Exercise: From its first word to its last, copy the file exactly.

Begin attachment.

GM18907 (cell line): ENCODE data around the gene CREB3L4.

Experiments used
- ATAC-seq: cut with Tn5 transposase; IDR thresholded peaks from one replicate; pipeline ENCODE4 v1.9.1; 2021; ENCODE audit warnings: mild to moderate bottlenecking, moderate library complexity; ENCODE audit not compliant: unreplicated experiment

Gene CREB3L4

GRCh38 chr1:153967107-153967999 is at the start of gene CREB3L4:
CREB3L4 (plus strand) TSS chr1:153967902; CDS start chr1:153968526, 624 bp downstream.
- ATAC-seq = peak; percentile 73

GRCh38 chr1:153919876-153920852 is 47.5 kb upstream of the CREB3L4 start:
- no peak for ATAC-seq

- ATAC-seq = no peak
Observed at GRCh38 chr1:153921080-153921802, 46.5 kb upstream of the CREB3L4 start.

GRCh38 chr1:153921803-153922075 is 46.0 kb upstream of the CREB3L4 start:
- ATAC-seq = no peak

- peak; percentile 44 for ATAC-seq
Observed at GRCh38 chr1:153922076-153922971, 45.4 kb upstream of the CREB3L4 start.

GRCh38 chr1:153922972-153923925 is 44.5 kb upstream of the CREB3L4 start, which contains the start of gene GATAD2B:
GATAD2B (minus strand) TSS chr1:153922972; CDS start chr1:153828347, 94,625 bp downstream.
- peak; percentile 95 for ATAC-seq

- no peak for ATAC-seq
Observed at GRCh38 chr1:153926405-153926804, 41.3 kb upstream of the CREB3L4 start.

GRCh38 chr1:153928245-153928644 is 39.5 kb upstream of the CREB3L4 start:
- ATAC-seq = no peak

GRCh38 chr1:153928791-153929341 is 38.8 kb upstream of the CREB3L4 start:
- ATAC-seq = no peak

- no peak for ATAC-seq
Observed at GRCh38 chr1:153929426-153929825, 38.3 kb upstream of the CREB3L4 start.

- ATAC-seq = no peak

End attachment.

GM18907 (cell line): ENCODE data around the gene CREB3L4.

Experiments used
- ATAC-seq: cut with Tn5 transposase; IDR thresholded peaks from one replicate; pipeline ENCODE4 v1.9.1; 2021; ENCODE audit warnings: mild to moderate bottlenecking, moderate library complexity; ENCODE audit not compliant: unreplicated experiment

Gene CREB3L4

GRCh38 chr1:153967107-153967999 is at the start of gene CREB3L4:
CREB3L4 (plus strand) TSS chr1:153967902; CDS start chr1:153968526, 624 bp downstream.
- ATAC-seq = peak; percentile 73

GRCh38 chr1:153919876-153920852 is 47.5 kb upstream of the CREB3L4 start:
- no peak for ATAC-seq

- ATAC-seq = no peak
Observed at GRCh38 chr1:153921080-153921802, 46.5 kb upstream of the CREB3L4 start.

GRCh38 chr1:153921803-153922075 is 46.0 kb upstream of the CREB3L4 start:
- ATAC-seq = no peak

- peak; percentile 44 for ATAC-seq
Observed at GRCh38 chr1:153922076-153922971, 45.4 kb upstream of the CREB3L4 start.

GRCh38 chr1:153922972-153923925 is 44.5 kb upstream of the CREB3L4 start, which contains the start of gene GATAD2B:
GATAD2B (minus strand) TSS chr1:153922972; CDS start chr1:153828347, 94,625 bp downstream.
- peak; percentile 95 for ATAC-seq

- no peak for ATAC-seq
Observed at GRCh38 chr1:153926405-153926804, 41.3 kb upstream of the CREB3L4 start.

GRCh38 chr1:153928245-153928644 is 39.5 kb upstream of the CREB3L4 start:
- ATAC-seq = no peak

GRCh38 chr1:153928791-153929341 is 38.8 kb upstream of the CREB3L4 start:
- ATAC-seq = no peak

- no peak for ATAC-seq
Observed at GRCh38 chr1:153929426-153929825, 38.3 kb upstream of the CREB3L4 start.

- ATAC-seq = no peak